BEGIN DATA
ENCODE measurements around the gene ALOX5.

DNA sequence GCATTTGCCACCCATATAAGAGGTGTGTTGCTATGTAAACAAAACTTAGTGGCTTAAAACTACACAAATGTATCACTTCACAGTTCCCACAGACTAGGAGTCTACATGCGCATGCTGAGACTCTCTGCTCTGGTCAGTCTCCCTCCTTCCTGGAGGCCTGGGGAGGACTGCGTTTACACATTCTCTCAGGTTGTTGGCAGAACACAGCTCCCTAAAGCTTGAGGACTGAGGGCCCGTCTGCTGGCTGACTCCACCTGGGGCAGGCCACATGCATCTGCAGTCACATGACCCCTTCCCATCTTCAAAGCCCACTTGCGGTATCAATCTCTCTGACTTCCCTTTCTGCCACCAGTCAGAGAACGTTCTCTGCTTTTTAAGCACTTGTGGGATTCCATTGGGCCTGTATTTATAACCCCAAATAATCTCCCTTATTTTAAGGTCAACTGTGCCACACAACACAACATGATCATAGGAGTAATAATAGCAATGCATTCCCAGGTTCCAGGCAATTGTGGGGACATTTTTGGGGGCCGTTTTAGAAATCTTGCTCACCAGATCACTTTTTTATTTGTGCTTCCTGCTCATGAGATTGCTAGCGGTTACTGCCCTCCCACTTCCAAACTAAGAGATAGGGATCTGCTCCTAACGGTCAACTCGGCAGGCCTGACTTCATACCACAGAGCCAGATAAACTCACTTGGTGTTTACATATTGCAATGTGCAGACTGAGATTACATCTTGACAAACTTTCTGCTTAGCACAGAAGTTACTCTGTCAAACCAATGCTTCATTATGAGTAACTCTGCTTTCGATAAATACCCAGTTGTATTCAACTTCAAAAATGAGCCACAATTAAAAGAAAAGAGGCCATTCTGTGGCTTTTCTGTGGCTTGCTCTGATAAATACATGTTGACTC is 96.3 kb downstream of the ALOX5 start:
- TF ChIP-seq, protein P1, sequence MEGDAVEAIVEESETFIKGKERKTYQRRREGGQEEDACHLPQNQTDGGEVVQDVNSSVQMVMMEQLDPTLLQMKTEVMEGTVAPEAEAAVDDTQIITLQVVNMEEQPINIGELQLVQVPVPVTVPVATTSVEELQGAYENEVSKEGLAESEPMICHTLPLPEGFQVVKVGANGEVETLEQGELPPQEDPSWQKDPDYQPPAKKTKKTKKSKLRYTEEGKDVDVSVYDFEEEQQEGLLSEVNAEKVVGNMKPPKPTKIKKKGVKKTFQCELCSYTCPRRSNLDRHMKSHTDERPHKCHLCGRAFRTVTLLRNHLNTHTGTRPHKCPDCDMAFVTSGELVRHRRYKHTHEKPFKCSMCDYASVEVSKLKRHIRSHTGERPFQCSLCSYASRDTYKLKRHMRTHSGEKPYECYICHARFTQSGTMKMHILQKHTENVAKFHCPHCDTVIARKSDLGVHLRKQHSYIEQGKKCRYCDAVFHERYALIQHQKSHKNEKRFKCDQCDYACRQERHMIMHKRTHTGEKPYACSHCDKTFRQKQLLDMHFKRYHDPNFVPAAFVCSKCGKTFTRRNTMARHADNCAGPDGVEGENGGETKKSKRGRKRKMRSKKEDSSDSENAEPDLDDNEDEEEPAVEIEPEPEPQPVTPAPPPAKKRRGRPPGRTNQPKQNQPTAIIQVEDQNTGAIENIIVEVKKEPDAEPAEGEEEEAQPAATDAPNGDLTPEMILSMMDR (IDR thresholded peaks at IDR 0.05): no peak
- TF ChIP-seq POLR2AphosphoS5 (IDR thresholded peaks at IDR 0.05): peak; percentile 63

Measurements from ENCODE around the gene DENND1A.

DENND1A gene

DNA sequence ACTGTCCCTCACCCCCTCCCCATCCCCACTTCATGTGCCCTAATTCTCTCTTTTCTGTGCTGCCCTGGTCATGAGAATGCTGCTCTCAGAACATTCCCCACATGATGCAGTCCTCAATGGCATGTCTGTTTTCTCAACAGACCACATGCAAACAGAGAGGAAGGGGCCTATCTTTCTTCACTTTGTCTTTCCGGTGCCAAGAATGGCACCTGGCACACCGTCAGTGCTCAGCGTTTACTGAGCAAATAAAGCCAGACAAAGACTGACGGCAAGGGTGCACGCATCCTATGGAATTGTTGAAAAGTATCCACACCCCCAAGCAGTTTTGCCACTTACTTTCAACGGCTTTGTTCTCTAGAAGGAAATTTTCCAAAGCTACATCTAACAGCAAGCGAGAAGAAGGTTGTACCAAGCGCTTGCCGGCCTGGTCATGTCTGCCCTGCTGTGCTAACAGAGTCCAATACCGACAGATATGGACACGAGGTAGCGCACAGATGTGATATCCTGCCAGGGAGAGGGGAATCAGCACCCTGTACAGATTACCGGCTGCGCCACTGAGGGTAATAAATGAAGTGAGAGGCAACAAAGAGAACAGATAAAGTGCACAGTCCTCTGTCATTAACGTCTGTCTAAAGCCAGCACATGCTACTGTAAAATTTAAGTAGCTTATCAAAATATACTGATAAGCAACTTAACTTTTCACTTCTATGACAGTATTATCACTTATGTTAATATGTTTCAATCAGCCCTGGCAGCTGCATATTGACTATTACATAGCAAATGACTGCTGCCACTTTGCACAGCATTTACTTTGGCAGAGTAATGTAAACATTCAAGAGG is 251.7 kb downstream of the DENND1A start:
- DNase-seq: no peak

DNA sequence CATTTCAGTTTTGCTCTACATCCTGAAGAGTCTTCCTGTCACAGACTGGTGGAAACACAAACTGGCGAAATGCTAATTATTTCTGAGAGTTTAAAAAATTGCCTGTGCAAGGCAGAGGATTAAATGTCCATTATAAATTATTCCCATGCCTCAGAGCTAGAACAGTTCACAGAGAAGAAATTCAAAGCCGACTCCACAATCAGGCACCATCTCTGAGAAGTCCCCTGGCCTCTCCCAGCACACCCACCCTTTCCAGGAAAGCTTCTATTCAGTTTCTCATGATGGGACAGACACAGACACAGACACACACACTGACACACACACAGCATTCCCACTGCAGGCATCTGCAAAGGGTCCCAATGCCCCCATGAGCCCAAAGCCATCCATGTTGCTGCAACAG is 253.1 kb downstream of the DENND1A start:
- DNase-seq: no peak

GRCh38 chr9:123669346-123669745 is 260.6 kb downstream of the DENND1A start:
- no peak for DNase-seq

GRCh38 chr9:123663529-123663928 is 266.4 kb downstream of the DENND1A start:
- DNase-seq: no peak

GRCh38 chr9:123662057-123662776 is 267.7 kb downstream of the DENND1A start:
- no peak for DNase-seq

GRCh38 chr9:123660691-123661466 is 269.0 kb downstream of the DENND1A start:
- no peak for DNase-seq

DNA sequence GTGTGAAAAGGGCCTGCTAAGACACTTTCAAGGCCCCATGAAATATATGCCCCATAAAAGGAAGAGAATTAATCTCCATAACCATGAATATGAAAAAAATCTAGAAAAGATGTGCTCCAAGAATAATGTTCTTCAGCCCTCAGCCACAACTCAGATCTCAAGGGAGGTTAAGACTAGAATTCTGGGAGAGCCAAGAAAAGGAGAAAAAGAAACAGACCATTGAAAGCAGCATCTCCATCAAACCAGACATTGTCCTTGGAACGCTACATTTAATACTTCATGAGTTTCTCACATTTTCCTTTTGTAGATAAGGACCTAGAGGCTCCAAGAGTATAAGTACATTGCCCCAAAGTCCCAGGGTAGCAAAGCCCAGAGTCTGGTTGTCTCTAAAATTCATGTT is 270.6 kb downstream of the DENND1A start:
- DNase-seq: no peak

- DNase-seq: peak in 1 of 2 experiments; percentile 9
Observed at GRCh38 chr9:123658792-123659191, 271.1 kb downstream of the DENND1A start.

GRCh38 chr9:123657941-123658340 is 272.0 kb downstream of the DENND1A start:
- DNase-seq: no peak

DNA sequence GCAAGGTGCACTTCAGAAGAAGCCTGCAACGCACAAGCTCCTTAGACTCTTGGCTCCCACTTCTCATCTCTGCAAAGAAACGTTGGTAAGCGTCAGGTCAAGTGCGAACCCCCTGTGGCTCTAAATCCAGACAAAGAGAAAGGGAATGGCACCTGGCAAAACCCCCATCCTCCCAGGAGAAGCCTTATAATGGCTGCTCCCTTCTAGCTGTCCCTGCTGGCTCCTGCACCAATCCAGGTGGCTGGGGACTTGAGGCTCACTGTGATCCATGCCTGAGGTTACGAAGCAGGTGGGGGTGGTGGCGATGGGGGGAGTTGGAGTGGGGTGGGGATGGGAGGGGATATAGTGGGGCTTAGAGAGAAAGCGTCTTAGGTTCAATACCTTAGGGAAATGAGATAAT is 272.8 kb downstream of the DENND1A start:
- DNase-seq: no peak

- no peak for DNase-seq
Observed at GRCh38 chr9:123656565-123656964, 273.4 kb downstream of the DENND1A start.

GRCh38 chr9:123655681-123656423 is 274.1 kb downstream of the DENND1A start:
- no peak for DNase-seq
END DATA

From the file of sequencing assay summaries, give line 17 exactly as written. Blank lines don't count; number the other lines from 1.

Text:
GRCh38 chr9:123660691-123661466 is 269.0 kb downstream of the DENND1A start: